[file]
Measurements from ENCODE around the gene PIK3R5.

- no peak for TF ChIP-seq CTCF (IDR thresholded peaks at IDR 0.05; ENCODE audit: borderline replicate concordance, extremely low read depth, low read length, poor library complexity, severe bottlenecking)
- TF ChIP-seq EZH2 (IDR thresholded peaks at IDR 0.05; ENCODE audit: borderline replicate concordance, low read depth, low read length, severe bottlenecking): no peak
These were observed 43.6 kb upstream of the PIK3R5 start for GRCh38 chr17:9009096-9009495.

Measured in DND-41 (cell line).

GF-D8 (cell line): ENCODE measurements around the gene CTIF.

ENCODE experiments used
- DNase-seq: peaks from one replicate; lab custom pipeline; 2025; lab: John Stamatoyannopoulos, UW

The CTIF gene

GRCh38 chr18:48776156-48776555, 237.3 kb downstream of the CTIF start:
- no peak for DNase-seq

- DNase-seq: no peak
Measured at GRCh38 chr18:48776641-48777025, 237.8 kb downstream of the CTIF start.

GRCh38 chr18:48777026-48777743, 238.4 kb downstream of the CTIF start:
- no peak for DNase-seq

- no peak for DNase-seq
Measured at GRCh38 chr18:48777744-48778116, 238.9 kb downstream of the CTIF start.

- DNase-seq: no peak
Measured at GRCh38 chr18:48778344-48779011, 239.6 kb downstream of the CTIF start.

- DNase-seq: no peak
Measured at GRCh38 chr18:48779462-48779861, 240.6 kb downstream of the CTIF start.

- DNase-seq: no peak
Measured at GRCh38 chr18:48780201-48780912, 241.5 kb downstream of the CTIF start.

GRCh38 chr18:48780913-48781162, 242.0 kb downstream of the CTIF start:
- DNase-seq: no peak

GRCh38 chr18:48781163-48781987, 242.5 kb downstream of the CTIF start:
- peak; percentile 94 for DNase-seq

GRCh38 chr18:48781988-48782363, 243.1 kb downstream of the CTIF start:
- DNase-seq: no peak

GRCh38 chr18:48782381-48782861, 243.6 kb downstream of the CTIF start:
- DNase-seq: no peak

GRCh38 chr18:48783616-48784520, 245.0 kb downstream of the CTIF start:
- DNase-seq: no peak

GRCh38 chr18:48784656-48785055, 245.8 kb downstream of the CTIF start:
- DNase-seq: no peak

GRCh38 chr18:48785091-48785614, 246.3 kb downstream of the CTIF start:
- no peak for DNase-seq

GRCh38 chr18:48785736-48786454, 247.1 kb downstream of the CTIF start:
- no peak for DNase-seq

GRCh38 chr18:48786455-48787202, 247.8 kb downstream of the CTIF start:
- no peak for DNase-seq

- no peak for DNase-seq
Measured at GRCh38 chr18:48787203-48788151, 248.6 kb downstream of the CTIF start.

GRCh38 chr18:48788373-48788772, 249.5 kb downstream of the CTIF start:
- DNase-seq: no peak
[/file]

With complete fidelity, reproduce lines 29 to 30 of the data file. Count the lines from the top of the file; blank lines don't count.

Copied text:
- DNase-seq: no peak

GRCh38 chr18:48782381-48782861, 243.6 kb downstream of the CTIF start: